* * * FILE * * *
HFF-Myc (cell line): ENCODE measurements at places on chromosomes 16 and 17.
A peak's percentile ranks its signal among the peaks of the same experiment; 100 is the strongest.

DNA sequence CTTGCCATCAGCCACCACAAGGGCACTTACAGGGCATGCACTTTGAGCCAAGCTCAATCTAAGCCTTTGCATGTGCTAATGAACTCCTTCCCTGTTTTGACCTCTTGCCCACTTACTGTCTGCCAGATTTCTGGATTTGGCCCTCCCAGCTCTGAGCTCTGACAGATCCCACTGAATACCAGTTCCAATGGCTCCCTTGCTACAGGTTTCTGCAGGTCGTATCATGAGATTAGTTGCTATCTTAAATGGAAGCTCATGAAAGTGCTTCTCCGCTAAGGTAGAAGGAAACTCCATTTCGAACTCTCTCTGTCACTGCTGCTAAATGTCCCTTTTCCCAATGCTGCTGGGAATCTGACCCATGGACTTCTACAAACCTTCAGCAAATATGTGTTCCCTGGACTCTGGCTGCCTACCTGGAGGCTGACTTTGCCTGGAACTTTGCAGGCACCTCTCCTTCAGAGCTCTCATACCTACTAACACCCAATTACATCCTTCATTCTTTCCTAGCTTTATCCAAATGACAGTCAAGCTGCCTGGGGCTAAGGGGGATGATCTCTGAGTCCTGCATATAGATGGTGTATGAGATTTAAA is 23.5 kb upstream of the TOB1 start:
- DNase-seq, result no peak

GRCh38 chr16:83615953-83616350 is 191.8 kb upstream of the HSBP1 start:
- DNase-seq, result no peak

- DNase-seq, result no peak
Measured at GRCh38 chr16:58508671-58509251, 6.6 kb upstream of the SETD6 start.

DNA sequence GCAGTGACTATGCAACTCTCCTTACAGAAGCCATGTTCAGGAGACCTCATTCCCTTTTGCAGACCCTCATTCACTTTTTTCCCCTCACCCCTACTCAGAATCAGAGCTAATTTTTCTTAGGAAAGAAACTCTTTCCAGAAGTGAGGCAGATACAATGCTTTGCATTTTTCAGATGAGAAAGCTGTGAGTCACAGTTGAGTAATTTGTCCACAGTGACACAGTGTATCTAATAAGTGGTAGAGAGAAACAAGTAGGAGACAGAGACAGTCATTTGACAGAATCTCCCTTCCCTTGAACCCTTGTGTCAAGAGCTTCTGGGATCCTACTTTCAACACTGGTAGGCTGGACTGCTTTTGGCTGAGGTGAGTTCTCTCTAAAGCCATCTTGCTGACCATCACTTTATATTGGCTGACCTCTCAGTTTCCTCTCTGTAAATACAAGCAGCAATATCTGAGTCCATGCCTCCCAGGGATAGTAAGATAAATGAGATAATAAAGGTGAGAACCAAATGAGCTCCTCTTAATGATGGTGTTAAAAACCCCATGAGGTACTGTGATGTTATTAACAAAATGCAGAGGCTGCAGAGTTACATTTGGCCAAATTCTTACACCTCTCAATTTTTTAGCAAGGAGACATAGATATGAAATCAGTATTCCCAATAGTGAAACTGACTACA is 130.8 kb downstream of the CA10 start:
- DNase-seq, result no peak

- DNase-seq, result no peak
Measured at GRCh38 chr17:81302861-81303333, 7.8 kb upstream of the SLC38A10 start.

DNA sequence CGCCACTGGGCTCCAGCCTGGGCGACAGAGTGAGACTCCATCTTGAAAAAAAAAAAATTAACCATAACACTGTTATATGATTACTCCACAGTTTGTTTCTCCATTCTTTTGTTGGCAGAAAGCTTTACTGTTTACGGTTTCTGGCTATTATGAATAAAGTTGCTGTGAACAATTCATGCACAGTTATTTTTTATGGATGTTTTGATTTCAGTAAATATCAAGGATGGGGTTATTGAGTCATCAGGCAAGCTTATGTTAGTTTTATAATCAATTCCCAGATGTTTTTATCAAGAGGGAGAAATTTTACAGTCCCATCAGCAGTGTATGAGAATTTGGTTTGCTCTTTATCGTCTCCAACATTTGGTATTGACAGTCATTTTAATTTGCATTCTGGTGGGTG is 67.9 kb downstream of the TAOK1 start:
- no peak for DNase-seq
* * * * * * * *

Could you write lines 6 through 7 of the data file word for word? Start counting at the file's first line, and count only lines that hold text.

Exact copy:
- DNase-seq, result no peak

- DNase-seq, result no peak